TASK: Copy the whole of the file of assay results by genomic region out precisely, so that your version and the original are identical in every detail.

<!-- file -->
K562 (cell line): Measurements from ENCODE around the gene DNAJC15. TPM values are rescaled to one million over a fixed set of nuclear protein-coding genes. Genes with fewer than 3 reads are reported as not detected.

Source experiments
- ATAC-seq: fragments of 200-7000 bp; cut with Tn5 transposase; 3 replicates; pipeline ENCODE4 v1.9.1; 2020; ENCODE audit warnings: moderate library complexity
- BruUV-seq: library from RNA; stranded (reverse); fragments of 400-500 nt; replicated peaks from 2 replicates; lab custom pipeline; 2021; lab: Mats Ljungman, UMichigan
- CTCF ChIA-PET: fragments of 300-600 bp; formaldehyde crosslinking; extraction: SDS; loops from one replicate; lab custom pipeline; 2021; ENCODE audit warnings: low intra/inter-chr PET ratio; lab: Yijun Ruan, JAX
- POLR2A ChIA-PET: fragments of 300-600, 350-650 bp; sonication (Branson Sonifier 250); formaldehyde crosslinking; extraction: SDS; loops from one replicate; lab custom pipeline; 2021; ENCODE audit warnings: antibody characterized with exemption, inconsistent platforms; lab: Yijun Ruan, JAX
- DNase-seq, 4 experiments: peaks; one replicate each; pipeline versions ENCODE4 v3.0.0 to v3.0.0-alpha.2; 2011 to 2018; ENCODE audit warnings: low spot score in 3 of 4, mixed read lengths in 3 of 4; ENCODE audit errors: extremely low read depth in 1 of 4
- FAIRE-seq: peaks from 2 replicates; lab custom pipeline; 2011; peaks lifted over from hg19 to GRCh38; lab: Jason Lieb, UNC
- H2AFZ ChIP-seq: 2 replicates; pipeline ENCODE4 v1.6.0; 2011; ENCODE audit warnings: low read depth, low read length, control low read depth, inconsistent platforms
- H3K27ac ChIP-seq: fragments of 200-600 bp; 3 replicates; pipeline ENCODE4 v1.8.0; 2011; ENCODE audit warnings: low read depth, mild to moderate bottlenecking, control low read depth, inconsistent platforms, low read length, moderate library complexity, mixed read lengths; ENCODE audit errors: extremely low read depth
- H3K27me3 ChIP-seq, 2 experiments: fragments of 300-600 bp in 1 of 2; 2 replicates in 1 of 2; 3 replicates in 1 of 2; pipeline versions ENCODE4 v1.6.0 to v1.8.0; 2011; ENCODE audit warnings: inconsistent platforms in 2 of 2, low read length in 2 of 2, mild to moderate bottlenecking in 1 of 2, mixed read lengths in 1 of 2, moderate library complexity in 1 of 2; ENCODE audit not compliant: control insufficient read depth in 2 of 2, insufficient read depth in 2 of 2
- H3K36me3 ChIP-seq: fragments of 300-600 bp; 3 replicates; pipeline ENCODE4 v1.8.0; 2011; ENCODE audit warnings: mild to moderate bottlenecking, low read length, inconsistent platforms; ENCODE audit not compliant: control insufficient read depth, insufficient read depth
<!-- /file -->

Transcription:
K562 (cell line): Measurements from ENCODE around the gene DNAJC15. TPM values are rescaled to one million over a fixed set of nuclear protein-coding genes. Genes with fewer than 3 reads are reported as not detected.

Source experiments
- ATAC-seq: fragments of 200-7000 bp; cut with Tn5 transposase; 3 replicates; pipeline ENCODE4 v1.9.1; 2020; ENCODE audit warnings: moderate library complexity
- BruUV-seq: library from RNA; stranded (reverse); fragments of 400-500 nt; replicated peaks from 2 replicates; lab custom pipeline; 2021; lab: Mats Ljungman, UMichigan
- CTCF ChIA-PET: fragments of 300-600 bp; formaldehyde crosslinking; extraction: SDS; loops from one replicate; lab custom pipeline; 2021; ENCODE audit warnings: low intra/inter-chr PET ratio; lab: Yijun Ruan, JAX
- POLR2A ChIA-PET: fragments of 300-600, 350-650 bp; sonication (Branson Sonifier 250); formaldehyde crosslinking; extraction: SDS; loops from one replicate; lab custom pipeline; 2021; ENCODE audit warnings: antibody characterized with exemption, inconsistent platforms; lab: Yijun Ruan, JAX
- DNase-seq, 4 experiments: peaks; one replicate each; pipeline versions ENCODE4 v3.0.0 to v3.0.0-alpha.2; 2011 to 2018; ENCODE audit warnings: low spot score in 3 of 4, mixed read lengths in 3 of 4; ENCODE audit errors: extremely low read depth in 1 of 4
- FAIRE-seq: peaks from 2 replicates; lab custom pipeline; 2011; peaks lifted over from hg19 to GRCh38; lab: Jason Lieb, UNC
- H2AFZ ChIP-seq: 2 replicates; pipeline ENCODE4 v1.6.0; 2011; ENCODE audit warnings: low read depth, low read length, control low read depth, inconsistent platforms
- H3K27ac ChIP-seq: fragments of 200-600 bp; 3 replicates; pipeline ENCODE4 v1.8.0; 2011; ENCODE audit warnings: low read depth, mild to moderate bottlenecking, control low read depth, inconsistent platforms, low read length, moderate library complexity, mixed read lengths; ENCODE audit errors: extremely low read depth
- H3K27me3 ChIP-seq, 2 experiments: fragments of 300-600 bp in 1 of 2; 2 replicates in 1 of 2; 3 replicates in 1 of 2; pipeline versions ENCODE4 v1.6.0 to v1.8.0; 2011; ENCODE audit warnings: inconsistent platforms in 2 of 2, low read length in 2 of 2, mild to moderate bottlenecking in 1 of 2, mixed read lengths in 1 of 2, moderate library complexity in 1 of 2; ENCODE audit not compliant: control insufficient read depth in 2 of 2, insufficient read depth in 2 of 2
- H3K36me3 ChIP-seq: fragments of 300-600 bp; 3 replicates; pipeline ENCODE4 v1.8.0; 2011; ENCODE audit warnings: mild to moderate bottlenecking, low read length, inconsistent platforms; ENCODE audit not compliant: control insufficient read depth, insufficient read depth